DoD Exercise to Simulate Nuclear Attack Against Charleston

Exercise is designed to improve military support to civil authorities


The Defense Department this week will simulate a devastating nuclear terrorist attack against Charleston, SC, in an exercise designed to improve military support to civil authorities dealing with the aftermath of such a catastrophe.

Dubbed "Sudden Respond 05," the drill -- to be conducted by the Ft. Monroe, VA-based Joint Task Force-Civil Support from Aug. 15 to 19 -- is designed to refine military procedures for managing the consequences of an attack that would inflict mass casualties and visit punishing devastation on an American city.

"The device is a 10 kiloton bomb, so this is more than just your dirty, high-yield explosive with radiological material on it; it's an actual nuclear weapon," said Tom Sobieski, deputy for training and exercises at Joint Task Force-Civil Support, in an interview with InsideDefense.com.

For the last two weeks, the task force, which would spearhead the Defense Department's support for civil authorities leading the response, has conducted "in-depth computer modeling" analysis to predict the damage to the southern port, including its infrastructure, facilities, communications as well as how the radioactive plume might move through the atmosphere.

"What we're doing [through this exercise] is validating what we call our 'nuclear playbook' -- our operating procedures for how we would respond to a nuclear scenario," said Sobieski.

Joint Task Force-Civil Support -- part of U.S. Northern Command, which oversees the Defense Department's domestic military activity -- is a standing joint task force composed of active, reserve and Guard members from the Army, Navy, Air Force, Marines and Coast Guard, as well as civilian personnel. It is commanded by a federalized National Guard general.

Army National Guard Maj. Gen. Bruce Davis, the task force commander, will oversee the drill, which will include 164 members of his operation, dozens of role players who will represent other organizations the joint task force would work with, as well as representatives from South Carolina's state government and officials from the Federal Emergency Management Agency.

While Charleston was selected as the target for this exercise, all of next week's activity will take place at the task force's Virginia headquarters. "Everything that's going to happen is happening here," Sobieski said.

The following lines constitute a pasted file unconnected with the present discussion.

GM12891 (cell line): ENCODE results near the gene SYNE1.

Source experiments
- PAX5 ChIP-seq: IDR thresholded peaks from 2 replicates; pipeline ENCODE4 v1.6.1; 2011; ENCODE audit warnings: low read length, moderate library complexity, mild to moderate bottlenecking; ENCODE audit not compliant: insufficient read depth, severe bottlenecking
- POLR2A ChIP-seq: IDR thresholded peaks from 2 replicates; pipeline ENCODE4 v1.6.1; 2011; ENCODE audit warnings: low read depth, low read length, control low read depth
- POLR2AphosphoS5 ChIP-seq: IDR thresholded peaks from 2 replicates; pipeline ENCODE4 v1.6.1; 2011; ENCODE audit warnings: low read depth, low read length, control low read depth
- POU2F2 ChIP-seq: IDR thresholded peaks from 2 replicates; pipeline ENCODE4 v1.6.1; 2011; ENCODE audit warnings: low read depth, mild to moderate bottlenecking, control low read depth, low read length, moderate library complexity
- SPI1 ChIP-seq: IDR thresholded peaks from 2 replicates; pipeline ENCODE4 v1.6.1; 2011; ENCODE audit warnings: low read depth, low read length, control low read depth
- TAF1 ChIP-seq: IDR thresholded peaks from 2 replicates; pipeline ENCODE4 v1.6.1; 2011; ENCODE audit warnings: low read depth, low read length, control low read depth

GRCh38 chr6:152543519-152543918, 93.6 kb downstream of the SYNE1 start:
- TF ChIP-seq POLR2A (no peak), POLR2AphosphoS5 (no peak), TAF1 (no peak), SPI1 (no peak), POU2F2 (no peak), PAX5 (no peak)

While planned nearly a year ago, Sudden Response 05 will be conducted as the Defense Department steps up its effort to define the military's role in homeland defense missions.

Assistant Secretary of Defense for Homeland Defense Paul McHale in an interview last month said the Pentagon, in partnership with other federal departments, is contemplating "truly catastrophic" scenarios that go well beyond recent exercises designed to test the reaction of civilian and military forces to biological and chemical weapons attacks.

"With an unflinching eye, we are taking a realistic look at worse-case scenarios," he said in the July 22 interview.

"We have begun to consider in a very focused way not only mid-range consequence management requirements of the type that could be met by a combination of existing and military and civilian capabilities, but also truly catastrophic events that would go beyond the normal range of challenges reflected in our more recent exercises," said McHale.

While Sudden Response 05 will delve into a catastrophic attack, it will not attempt to plot a response to more than a single attack. Earlier this year, then-Deputy Defense Secretary Paul Wolfowitz approved an "execute order" that directs the military to be prepared to respond to more than a single domestic attack involving chemical, biological, radiological or nuclear weapon.

Sobieski said that before the task force tackles multiple, simultaneous attacks it needs to iron out its procedures for dealing with a single attack.

"We need to make sure we have a playbook in place for responding to a singular event until we moved on to a much more complex problem," he said.

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